The 18th Amendment Debate

The President of Pakistan formally constituted the 10th National Finance Commission on Tuesday with Prime Minister’s Adviser Hafeez Sheikh its chairman and finance ministers of all the provincial governments as its members. A technical member from each province has also been appointed. In this regard, Mr. Javed Jabbar has been appointed as the technical member of Balochistan whose appointment has been criticized much from different political quarters as he is an intellectual with interest in literature and mass communication but doesn’t have any hold on the peculiar needs and circumstances of Balochistan’s financial needs. How will he defend the interests of Balochistan in the coming NFC is for the time to tell.

However, there has been an uneasiness in the centre over the 18th amendment and the members of incumbent government have overtly or covertly aired venomous statements against the amendment. Many have called it ‘provincialism raising its head’ and many have equalized the 18th amendment with six points of Shiekh Mujeeb ur Rehman.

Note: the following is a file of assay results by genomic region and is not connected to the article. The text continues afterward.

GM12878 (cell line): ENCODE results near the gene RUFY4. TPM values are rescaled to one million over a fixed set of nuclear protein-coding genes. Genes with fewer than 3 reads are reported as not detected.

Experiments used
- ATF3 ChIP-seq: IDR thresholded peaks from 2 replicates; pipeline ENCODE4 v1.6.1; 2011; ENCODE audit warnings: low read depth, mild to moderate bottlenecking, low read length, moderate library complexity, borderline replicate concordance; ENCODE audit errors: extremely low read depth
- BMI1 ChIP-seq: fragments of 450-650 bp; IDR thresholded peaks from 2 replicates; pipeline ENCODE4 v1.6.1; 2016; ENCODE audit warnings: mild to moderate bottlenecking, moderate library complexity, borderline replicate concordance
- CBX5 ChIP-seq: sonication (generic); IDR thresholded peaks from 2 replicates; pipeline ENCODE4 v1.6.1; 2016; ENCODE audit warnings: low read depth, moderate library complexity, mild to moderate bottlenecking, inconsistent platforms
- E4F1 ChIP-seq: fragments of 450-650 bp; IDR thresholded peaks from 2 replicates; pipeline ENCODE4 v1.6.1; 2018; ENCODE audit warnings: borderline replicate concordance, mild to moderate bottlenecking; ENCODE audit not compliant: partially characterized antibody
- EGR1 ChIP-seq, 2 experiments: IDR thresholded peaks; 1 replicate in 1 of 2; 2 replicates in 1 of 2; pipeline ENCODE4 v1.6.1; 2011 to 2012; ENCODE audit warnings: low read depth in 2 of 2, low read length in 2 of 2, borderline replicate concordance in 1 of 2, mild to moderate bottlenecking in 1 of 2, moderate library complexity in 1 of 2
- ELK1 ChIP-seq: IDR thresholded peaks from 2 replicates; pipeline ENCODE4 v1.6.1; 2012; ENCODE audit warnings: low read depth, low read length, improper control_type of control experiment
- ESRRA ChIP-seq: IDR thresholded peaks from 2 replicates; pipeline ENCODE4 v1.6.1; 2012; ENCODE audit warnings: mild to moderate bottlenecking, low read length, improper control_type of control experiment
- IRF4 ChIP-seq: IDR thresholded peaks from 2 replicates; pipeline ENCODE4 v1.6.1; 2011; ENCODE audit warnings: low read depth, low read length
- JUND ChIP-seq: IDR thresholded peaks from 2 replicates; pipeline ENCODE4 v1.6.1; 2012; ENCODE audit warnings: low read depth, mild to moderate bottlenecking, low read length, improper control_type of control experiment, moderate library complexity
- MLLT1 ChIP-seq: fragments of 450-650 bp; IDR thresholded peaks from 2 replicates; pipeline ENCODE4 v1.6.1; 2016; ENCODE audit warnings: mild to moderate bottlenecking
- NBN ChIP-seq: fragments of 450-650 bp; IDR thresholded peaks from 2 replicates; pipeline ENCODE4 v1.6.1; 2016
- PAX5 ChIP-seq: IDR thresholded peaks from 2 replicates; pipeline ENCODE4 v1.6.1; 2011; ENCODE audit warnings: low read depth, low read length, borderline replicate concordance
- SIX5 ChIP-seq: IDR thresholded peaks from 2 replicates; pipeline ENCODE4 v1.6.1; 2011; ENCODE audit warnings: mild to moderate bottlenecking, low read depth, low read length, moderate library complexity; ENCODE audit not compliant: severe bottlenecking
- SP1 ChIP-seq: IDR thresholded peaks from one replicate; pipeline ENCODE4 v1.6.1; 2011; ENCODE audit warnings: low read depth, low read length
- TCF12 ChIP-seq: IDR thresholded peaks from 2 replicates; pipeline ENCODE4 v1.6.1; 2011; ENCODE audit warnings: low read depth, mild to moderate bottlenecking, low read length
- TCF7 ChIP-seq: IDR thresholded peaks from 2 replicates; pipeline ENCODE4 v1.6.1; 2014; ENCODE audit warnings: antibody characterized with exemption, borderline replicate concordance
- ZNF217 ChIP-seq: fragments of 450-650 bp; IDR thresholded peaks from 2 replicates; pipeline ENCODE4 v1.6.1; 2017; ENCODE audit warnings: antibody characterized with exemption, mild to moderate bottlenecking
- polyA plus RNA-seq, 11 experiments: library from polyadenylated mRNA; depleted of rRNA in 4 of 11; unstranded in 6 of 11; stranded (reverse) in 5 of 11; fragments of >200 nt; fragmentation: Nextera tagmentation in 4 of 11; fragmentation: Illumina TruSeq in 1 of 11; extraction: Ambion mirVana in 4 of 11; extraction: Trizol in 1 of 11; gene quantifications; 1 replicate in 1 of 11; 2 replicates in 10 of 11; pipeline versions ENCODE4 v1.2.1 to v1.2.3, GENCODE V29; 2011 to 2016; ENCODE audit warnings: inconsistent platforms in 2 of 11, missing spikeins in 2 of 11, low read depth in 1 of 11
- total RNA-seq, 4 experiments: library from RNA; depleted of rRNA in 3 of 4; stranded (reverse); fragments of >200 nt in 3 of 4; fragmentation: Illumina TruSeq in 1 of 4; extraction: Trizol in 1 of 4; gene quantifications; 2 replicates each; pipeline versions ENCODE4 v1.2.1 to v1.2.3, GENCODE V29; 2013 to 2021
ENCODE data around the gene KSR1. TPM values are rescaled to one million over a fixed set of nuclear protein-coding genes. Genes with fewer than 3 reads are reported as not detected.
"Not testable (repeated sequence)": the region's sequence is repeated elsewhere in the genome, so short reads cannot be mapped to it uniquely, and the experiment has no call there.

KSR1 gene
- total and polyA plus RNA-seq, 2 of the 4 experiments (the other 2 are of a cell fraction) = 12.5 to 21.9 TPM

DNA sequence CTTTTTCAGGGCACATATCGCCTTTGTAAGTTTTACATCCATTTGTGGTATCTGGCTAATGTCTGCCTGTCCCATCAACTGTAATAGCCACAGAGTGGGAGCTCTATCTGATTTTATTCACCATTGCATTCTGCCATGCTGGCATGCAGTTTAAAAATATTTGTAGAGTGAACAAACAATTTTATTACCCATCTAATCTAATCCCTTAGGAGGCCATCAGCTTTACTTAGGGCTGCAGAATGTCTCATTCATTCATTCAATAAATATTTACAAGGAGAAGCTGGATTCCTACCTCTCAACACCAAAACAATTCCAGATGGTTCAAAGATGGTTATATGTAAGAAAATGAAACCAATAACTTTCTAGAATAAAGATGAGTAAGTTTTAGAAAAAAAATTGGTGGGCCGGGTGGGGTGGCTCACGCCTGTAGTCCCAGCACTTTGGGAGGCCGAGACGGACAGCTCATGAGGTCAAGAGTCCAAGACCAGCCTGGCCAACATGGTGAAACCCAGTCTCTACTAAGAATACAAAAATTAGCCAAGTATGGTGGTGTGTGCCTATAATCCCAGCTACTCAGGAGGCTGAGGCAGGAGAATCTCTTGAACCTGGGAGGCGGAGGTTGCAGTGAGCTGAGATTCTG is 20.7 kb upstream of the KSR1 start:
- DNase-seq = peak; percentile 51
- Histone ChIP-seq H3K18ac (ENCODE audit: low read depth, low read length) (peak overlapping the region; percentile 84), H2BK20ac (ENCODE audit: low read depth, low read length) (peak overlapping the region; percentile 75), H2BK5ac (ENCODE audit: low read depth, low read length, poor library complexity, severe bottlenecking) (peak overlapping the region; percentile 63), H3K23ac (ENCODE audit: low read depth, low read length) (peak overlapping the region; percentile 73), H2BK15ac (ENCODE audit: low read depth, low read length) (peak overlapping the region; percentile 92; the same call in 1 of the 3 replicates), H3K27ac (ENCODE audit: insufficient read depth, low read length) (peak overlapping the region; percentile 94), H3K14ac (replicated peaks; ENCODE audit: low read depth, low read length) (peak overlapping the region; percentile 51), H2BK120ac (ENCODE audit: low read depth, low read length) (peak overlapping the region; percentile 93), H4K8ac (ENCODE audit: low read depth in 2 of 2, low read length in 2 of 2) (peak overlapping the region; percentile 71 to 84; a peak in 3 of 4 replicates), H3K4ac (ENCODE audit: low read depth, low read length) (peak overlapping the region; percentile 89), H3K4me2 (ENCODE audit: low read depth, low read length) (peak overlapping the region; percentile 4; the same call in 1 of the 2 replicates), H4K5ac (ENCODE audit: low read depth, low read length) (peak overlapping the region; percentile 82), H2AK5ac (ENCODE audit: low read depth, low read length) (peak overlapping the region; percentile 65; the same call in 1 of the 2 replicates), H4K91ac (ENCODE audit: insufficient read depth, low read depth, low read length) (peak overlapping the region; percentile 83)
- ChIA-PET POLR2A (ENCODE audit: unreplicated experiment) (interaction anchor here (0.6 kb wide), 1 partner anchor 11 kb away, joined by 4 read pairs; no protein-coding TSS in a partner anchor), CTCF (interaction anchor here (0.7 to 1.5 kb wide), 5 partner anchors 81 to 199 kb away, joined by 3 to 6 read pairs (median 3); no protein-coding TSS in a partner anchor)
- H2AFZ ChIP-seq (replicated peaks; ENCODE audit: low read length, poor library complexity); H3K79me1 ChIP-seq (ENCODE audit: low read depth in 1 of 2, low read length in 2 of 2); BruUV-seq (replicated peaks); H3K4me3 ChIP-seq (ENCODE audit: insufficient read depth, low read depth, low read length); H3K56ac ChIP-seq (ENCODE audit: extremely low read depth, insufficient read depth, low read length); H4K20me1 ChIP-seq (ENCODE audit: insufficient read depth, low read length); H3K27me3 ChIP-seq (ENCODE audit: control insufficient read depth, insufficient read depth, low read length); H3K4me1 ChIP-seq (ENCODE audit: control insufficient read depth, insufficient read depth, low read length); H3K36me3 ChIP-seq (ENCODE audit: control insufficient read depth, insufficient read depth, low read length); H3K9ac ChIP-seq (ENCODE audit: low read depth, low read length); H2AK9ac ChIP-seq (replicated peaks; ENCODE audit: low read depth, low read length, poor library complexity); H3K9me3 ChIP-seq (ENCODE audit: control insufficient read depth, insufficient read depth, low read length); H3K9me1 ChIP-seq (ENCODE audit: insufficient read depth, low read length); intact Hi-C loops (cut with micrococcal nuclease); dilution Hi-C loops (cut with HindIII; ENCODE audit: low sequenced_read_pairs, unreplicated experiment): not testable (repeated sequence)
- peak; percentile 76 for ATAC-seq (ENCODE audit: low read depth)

But the real point where the shoe pinches is of funds that have been transferred to the provinces for the very first time on multiple criteria under 7th NFC that include population 82 percent, poverty or backwardness 10.3 percent, revenue 5 % and inverse population density 2.7 percent. This distribution criterion gave huge advantage to the provinces and specifically to Balochistan whose share jumped to 9.09 percent. The 7th NFC award also reduced the federal government’s share to 42.5 percent.

Therefore, some of the quarters who were enjoying enormous perks and privileges saw a sudden reduction in their funding and many ministries were devolved to the provinces. This is what happens in true federations across the world. Shah Mehmood Qureshi was perhaps trying to mislead the nation when he said that he was talking about federalism. In fact, he was talking about over-centralisation which has been going on in Pakistan for the last 7 decades. Now the reduction of the provinces share can only be done through a constitutional amendment and making changes in 18th amendment to this effect.

Any changes in the 18th amendment and reduction in the share of the provinces in NFC will further alienate provinces, increase unemployment, deteriorate already slow pace of development. The central government should avoid treading paths for the appeasement of a minority in centre that smack of insincerity and have potential of generating many political and economic issues.

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